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  • Writer's pictureIan Hyde-Lay

Uncut Diamonds

On the one hand, it had nothing to do with sport. Yet, on the other, in some ways everything.


Late morning, a sunny Saturday in late September. My wife and I traipse about Edinburgh, noted for its culture, arts and festivals. Climb Victoria Street, the inspiration for Diagon Alley in the Harry Potter series. Visit the National Museum and the Royal Botanic Gardens.


Pure and simply, Edinburgh is one of the most beautiful cities in the world.


Two cities almost, so different are the stately terraces and elegant houses of the New Town from the winding lanes, narrow staircases and hidden passageways of the Old Town.



Continuing on, starting from Princes Street we follow the crest of the hill, gaze up a sharp, rocky pinnacle crowned by the imposing stone walls and towers of the Castle.


On the other side of the hill, we explore picturesque Grassmarket, a historic square full of shops and cafes. A further twenty-minute hike takes us to Arthur’s Seat, at 800 feet the highest point in Holyrood Park. On the way back, we find ourselves at the Vennel, French for “little street”. This alleyway allows another breath-taking view of the Castle.


The clock approaches 3pm. We join countless fellow tourists atop the famous Royal Mile, packed with souvenir stores, restaurants, and pubs. Pipers and buskers all vie for our attention, open cases filling with coins and notes of various denominations.


Then, all of a sudden, in true Scottish fashion, dark clouds roll in. The sun disappears, the temperature drops, and the rain thunders down. Not properly dressed, we are soon drenched.


Others are in the same predicament. We survey options, scuttle across the cobblestones, happy to take refuge in St. Giles Cathedral.


The Cathedral, impressive and distinctive in equal measure, is Edinburgh’s principal church. A focal point of religious activity for nearly 900 years. Detailed carvings and ornate stonework cover the walls and roof. A central tower features eight arched buttresses, with the cathedral’s interior home to beautiful stained-glass windows, heraldic emblems and memorials to those lost in war. Also prominent is a statue of John Knox, minister at St. Giles for much of his life and a leader of the Protestant Reformation.


The rain outside continues to lash down. Still, it matters not, as a totally unexpected treat awaits.


Steadily, they stream in. Hang up sopping overcoats. Take their place in the assigned areas in the very centre of the cathedral. Singers, brass players, string players, percussionists. An equal mix of men and women, of varying ages and appearance. An organist in place in the loft above. A final dress rehearsal by the full Origin Scotland Choir and Orchestra, in advance of a much-anticipated concert later that evening, gets underway.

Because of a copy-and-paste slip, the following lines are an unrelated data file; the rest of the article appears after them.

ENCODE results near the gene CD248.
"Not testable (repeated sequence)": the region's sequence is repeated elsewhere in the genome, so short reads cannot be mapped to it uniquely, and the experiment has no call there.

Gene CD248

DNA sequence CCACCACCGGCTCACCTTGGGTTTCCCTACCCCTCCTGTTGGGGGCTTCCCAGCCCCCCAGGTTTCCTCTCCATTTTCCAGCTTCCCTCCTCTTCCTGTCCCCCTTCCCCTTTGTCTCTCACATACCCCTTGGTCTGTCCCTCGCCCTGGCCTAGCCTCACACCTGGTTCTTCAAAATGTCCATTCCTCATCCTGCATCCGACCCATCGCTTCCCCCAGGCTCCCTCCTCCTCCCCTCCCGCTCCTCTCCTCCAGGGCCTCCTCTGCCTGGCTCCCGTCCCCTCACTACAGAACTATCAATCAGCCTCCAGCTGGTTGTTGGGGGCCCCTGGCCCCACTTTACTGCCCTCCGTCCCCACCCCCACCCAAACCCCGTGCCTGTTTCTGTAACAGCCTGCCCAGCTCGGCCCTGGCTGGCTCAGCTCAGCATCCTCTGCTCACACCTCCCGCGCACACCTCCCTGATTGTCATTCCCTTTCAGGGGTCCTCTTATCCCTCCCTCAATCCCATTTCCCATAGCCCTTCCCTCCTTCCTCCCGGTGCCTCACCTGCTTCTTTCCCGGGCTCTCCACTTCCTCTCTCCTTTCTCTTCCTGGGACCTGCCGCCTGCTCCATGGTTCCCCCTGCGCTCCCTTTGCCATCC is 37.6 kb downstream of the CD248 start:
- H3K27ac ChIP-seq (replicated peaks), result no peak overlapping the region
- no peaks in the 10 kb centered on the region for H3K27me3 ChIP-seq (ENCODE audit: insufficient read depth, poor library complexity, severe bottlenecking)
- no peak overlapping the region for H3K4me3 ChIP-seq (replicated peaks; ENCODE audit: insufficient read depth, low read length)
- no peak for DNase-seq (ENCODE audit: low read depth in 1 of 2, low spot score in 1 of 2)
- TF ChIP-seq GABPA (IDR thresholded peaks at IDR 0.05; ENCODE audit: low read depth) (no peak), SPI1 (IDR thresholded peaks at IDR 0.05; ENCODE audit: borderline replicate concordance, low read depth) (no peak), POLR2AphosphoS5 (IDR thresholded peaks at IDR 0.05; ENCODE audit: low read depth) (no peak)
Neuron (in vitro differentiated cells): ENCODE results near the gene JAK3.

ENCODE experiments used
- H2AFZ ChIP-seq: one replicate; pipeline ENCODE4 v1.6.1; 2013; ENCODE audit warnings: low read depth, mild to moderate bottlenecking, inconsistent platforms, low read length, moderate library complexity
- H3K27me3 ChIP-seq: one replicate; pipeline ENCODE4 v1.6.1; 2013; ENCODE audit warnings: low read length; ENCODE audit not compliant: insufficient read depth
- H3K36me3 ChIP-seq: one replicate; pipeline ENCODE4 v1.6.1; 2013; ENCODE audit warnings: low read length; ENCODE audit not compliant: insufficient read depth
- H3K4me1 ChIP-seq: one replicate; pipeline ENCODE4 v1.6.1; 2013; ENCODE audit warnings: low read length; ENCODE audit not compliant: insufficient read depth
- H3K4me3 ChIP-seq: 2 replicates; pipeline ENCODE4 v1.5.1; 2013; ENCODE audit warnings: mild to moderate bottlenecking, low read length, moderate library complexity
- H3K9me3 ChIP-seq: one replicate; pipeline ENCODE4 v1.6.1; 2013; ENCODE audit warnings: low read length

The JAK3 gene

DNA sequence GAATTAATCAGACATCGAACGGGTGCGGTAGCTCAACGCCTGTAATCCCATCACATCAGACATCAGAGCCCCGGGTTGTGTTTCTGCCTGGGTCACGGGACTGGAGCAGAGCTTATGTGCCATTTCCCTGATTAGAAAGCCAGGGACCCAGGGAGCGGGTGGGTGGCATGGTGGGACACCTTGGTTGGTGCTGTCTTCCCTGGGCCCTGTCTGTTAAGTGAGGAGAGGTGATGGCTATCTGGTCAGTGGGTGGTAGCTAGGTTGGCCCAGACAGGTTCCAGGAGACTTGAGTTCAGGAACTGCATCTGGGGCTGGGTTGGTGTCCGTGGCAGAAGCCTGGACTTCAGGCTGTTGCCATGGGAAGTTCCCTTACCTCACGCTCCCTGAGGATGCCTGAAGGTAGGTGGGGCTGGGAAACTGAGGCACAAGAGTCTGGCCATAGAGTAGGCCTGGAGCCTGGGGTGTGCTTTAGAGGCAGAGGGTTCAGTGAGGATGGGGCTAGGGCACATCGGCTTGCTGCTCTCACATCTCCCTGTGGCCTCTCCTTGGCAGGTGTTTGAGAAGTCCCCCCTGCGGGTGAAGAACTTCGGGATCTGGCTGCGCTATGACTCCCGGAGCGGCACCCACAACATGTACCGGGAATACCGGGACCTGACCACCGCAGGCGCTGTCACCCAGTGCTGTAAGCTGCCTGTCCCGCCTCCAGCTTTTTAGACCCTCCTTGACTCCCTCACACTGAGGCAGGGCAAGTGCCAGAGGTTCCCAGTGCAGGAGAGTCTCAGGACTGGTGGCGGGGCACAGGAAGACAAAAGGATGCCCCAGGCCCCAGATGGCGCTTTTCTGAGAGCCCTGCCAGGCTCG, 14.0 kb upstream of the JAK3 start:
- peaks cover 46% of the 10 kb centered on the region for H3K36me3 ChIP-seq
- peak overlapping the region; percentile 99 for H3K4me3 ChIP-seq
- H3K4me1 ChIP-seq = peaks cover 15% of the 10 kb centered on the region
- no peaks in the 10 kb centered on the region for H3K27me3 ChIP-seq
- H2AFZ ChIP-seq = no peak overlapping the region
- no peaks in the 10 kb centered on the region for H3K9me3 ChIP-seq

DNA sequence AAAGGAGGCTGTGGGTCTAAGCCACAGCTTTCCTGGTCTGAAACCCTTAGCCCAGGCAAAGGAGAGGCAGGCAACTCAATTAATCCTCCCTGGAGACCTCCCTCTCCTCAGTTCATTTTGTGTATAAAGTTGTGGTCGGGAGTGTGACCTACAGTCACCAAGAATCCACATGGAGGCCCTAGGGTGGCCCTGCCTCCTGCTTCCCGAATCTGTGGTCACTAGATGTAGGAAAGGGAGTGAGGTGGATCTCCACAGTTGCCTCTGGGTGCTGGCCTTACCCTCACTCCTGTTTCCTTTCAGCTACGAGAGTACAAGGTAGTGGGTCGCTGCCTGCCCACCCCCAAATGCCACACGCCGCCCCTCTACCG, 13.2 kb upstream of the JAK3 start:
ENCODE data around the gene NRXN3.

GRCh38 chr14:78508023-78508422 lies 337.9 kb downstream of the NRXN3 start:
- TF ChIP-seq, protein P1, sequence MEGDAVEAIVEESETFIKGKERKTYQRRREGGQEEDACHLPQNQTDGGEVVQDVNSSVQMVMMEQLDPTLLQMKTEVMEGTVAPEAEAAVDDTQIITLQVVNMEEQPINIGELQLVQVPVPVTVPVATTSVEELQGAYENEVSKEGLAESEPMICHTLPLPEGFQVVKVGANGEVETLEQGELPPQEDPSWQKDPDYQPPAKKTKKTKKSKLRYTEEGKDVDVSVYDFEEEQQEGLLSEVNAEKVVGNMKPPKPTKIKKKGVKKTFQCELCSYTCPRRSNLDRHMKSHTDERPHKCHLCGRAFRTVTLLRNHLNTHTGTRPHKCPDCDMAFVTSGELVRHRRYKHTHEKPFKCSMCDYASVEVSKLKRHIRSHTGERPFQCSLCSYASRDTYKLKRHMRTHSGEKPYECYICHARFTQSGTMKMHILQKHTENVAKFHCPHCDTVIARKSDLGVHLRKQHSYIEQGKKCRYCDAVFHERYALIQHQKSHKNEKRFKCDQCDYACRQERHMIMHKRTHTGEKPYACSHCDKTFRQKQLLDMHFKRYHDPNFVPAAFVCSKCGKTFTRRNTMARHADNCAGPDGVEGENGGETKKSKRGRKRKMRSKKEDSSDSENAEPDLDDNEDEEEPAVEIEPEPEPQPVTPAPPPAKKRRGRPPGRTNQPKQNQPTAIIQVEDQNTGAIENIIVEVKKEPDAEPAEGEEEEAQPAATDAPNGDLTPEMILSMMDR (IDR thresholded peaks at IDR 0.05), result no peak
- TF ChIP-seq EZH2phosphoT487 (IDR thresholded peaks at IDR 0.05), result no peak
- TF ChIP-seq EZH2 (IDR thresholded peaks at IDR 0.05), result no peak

Symphonic Praise is the theme, the musicians set to run through some of the greatest hymns ever written. The conductor, green t-shirt tight across an ample belly, directs proceedings, like a coach wanting to draw the best from his troops. On several occasions, he brings the music to a halt, asks that various passages be repeated until perfected. The violinists, along with a beleaguered double bass player, seem to draw most of his attention. Yet, after a few words and a big smile, he draws out the phrasing he desires.

The musicians and singers certainly enjoy themselves. Whispering quietly, chuckling, beaming during any break in play. Confident and outstanding musicians all, they clearly revel in performing to the ever-growing crowd. Hundreds, perhaps like us only initially in the building to escape the inclement weather, now scurry to secure one of the surrounding chairs in place for later on in the evening.


The organ features prominently. The acoustics perfect. A chord reverberates through the cathedral, hangs in the air for several seconds. Quite literally pulling out all the stops, the organist increases the volume. Pipes and bellows work overtime, blend in faultlessly with the orchestra and choir below. Powerful sounds swell, soar to the rooftops and beyond. There is warmth, joy and majesty in the music. I can feel it in my soul.


A full ninety minutes later, the rehearsal comes to a fitting conclusion. The final hymn, based on the Apostles Creed and Genesis 1:31, praises everything from birds to flowers, from mountains to sunsets. Appropriately, it is titled All Things Bright and Beautiful.


The last notes fade away. Along with the rest of the assembled throng, slowly, grudgingly almost, we file out. I search for a sporting parallel with this group of musicians and singers, who perform to such a rare and wonderful standard. In the same manner as I would commend and appreciate elite athletes and teams, I marvel at outlandish skill, applaud serious dedication. Recognize artistry and outstanding esprit de corps. Admire the inspiring leadership and rigorous attention to detail.


Perhaps any such comparison is a bit far fetched, the afternoon nothing more than a brief snap shot. A spare moment in an otherwise busy and hectic day.


Still, as the great American philosopher and poet Ralph Waldo Emerson once wrote, “guard these spare moments, they are like uncut diamonds.”


And so, we do.


The imposing cathedral door closes behind us. As if on cue, the rain ceases, the clouds dissolve, the sun glitters as it resumes pride of place in the sky.




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